Kittens are notorious for using the litter box improperly. They may leave feces outside of the litter box or be uncoordinated and step in their feces when they’re attempting to cover it or leave the box. This can be frustrating for new pet parents, but it’s important to remember that kittens usually grow out of this behavior as they mature.
#9 Feeling Unsafe
Your cat may feel like they’re vulnerable when doing their business in the litter box. It may be because of loud noises (such as the furnace kicking in), the litter box being in a dark spot, or because they feel cornered (another animal in the house or even children may be making them feel uneasy and they need to feel like they have an escape route at all times).
If your cat doesn’t feel safe when using the litter box, they may leave before they’re done, get distracted as they’re attempting to cover their poop, or run out of the box due to a loud noise. All of these scenarios could lead to them stepping in their feces or carrying it outside the box.
#10 Marking their Territory
Cats typically bury their waste to hide their scent from predators. However, if they’re feeling territorial, they sometimes do the opposite. This may be specially true if you have more than one cat in the household, have other pets (such as a dog), or have introduced something new to the home (this may be a new human or even a new piece of furniture).
Keep in mind, the change may not seem significant or even noticeable to you. It may be that a neighborhood cat is stopping by the window late at night and upsetting your cat. Cats are delicate creatures, and they don’t like change.
If you think your cat might be marking his or her territory, keep an eye on their behaviours. If they seem agitated and are scratching more than usual, there’s a good chance they’re attempting to mark their territory. If you notice this behavior, give them more attention and try to identify what caused the change in their environment.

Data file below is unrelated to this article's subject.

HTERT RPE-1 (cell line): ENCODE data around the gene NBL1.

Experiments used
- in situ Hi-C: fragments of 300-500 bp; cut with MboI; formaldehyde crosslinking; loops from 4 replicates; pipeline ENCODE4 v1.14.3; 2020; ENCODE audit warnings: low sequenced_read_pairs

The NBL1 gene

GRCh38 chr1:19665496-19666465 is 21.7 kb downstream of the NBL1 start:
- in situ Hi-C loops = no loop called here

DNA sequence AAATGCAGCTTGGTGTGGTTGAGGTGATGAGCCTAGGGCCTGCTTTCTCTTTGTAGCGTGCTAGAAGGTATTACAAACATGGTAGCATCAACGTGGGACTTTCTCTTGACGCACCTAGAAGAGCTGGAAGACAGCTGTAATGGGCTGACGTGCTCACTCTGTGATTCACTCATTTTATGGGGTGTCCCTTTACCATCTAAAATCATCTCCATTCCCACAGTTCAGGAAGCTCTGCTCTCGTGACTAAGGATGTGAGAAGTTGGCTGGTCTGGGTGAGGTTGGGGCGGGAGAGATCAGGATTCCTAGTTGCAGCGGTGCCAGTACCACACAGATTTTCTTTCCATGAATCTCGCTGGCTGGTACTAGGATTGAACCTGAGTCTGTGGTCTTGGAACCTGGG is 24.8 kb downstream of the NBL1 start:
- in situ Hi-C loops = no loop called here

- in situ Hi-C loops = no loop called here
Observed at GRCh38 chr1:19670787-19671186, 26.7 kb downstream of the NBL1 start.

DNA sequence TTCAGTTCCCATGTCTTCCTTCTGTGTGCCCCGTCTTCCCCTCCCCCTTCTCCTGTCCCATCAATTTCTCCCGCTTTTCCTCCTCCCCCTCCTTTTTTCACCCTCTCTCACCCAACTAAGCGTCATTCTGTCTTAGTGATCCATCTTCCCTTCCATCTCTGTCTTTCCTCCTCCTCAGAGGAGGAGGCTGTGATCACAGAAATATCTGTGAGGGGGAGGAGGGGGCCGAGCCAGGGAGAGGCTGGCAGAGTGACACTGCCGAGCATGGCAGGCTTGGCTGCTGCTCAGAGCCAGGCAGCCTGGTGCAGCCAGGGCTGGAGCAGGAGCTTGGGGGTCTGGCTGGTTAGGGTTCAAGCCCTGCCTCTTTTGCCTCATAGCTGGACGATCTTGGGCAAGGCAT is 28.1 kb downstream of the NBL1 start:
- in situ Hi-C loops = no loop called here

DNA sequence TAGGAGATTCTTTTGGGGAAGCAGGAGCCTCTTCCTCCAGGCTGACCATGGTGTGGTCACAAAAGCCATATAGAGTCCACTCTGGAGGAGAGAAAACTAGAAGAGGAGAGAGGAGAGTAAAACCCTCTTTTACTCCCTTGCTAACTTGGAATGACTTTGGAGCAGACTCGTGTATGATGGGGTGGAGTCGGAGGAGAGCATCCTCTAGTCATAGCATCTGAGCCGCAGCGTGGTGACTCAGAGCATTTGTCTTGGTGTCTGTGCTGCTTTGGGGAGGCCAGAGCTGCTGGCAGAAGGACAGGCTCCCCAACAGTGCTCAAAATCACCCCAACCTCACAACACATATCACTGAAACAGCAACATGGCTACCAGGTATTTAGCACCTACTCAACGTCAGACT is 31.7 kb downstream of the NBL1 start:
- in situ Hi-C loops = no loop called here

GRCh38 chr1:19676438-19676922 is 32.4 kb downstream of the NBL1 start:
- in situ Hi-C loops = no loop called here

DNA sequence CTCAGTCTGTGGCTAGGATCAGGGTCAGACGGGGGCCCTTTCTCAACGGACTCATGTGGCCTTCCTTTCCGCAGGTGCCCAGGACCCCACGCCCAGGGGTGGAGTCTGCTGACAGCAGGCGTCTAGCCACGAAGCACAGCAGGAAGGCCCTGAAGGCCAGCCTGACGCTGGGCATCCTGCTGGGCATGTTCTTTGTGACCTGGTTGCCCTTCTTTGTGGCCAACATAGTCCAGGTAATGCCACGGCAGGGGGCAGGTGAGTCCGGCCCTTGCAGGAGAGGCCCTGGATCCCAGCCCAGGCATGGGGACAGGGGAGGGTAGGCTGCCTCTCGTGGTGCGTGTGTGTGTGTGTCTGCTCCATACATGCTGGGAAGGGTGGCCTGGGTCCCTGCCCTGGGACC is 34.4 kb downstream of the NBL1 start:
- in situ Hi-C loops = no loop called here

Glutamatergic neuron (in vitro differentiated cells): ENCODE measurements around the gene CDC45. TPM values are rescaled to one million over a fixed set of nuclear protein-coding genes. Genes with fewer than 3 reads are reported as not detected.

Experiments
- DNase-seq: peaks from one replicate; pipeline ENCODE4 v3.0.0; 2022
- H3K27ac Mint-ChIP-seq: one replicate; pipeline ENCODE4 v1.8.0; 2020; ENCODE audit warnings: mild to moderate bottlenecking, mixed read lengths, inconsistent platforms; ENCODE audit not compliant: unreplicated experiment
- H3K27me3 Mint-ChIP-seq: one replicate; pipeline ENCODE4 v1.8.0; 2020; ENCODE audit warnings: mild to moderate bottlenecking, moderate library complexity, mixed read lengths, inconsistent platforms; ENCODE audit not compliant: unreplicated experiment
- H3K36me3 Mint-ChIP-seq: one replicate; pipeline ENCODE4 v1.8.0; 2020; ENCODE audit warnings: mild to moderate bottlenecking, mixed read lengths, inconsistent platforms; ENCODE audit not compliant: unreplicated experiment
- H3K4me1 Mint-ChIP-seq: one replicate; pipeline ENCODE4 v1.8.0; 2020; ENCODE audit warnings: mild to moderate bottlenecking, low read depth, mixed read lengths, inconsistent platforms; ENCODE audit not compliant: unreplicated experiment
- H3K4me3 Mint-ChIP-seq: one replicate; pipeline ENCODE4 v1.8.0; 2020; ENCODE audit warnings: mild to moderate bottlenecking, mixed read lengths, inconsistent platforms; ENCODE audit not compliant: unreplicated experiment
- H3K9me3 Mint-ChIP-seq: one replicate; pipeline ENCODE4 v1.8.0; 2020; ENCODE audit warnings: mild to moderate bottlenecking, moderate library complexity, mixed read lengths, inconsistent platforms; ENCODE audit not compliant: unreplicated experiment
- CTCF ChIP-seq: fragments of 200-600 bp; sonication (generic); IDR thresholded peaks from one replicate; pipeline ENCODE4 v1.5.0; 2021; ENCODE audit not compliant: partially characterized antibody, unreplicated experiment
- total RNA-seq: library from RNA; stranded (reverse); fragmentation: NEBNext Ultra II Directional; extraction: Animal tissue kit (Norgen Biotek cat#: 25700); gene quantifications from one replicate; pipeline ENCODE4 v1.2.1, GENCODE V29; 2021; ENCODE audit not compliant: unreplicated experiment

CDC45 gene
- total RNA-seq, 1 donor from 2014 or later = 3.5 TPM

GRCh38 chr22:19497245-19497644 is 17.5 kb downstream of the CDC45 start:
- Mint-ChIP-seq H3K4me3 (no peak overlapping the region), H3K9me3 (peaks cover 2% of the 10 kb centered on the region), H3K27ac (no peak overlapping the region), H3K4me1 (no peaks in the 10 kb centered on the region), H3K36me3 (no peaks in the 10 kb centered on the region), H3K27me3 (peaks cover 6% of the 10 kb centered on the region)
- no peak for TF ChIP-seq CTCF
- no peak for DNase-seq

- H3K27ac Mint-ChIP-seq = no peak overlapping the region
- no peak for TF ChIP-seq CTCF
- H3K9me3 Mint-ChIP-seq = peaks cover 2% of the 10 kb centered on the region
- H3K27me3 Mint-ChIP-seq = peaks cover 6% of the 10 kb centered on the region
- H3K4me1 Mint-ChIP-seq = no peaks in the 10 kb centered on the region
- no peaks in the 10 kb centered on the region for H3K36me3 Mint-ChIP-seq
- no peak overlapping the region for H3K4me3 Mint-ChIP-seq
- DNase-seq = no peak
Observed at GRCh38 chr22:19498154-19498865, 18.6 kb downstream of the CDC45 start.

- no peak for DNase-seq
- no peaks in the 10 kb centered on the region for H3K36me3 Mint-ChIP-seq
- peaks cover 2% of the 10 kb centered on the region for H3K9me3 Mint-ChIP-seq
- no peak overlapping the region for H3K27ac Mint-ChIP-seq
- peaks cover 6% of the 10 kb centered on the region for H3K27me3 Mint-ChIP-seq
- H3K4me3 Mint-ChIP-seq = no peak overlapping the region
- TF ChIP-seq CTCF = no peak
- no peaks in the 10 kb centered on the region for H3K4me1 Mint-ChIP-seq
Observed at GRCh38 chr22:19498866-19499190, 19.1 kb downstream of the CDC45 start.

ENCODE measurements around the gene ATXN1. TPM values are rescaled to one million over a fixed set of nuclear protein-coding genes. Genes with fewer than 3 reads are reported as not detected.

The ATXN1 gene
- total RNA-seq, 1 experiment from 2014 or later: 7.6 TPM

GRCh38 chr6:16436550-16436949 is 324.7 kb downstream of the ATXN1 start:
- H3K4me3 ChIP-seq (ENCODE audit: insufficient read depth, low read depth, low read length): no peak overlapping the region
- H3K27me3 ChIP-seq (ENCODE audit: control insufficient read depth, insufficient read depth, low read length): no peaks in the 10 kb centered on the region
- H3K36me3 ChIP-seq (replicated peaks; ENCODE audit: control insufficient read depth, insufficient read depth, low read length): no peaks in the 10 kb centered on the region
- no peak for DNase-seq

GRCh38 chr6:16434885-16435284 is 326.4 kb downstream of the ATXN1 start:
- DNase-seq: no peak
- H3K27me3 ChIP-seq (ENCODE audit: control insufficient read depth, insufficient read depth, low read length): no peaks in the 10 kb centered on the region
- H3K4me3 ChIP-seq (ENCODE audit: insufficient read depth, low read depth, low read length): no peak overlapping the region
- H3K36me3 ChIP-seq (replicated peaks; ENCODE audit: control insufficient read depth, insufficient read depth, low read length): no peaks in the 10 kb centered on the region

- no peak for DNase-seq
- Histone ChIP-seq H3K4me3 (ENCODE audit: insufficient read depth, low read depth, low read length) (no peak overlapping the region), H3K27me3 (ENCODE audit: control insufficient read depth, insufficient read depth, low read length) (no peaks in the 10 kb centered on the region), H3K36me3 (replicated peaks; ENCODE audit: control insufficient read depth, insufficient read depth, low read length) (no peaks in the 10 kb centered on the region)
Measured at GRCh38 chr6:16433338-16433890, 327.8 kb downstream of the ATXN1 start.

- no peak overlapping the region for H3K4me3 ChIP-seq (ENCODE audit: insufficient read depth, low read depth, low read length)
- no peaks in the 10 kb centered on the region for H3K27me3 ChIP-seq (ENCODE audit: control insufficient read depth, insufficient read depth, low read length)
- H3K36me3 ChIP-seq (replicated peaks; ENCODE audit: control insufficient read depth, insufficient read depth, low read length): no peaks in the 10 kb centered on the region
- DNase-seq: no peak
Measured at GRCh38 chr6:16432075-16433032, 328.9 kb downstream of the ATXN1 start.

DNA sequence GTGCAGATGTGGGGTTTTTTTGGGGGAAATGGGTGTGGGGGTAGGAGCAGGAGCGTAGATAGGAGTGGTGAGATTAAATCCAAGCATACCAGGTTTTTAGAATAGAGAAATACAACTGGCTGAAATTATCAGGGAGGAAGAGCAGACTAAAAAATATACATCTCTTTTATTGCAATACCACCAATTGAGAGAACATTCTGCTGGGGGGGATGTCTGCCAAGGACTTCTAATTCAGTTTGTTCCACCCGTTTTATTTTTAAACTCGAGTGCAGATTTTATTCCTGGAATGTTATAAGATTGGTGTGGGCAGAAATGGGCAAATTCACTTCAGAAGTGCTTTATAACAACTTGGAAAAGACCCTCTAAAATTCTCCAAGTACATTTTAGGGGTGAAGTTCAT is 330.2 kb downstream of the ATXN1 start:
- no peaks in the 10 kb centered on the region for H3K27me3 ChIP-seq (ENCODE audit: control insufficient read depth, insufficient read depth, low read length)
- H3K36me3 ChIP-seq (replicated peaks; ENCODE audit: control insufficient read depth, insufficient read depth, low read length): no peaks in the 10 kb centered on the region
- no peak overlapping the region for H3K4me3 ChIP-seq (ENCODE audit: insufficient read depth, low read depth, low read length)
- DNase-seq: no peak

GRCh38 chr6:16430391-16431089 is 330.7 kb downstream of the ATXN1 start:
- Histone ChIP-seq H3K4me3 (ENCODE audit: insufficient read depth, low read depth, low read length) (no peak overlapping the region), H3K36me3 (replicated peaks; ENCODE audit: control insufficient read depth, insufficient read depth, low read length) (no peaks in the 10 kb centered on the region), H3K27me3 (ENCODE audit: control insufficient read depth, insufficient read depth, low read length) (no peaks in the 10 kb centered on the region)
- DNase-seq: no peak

You may even try using a pheromone spray near their litter box to help relieve their stress.
You also want to remove any trace of their fecal scent outside the litter box. If they can smell their scent in a corner of the house, they may think it’s a good place to continue to go.
Try an enzyme cleaner to ensure you remove all smells, even those undetectable to you. Below is the one I’ve used and have found works really well. It comes in a smaller spray bottle as well.
Cat Pooping Outside Litter Box
You’ll likely be able to tell if the poop being tracked through the house is coming from the litter box or if your cat is pooping outside the litter box.
If your cat is pooping outside the litter box, it obviously makes it much easier for them to track it through the house since they have nothing to bury it with and may be touching it with their paws in an attempt to cover it.
Sometimes there can be medical reasons for why cats aren’t using their litter box properly. It could be an infection, diarrhea, or inflammation of the bowel (IBD).
It’s important to check with a veterinarian if your cat is eliminating outside the litter box or if they continue to track poop throughout the house, despite your best efforts to stop it.
Cats are creatures of habit and will stop using the litter box if they’re feeling stressed, anxious, or upset. If you notice your cat stepping in their poop and tracking it around the house, try giving them more attention and try to identify if anything has changed in their environment. You may even want to consult a veterinarian to determine if there’s a medical reason as to why your cat is eliminating outside the litter box.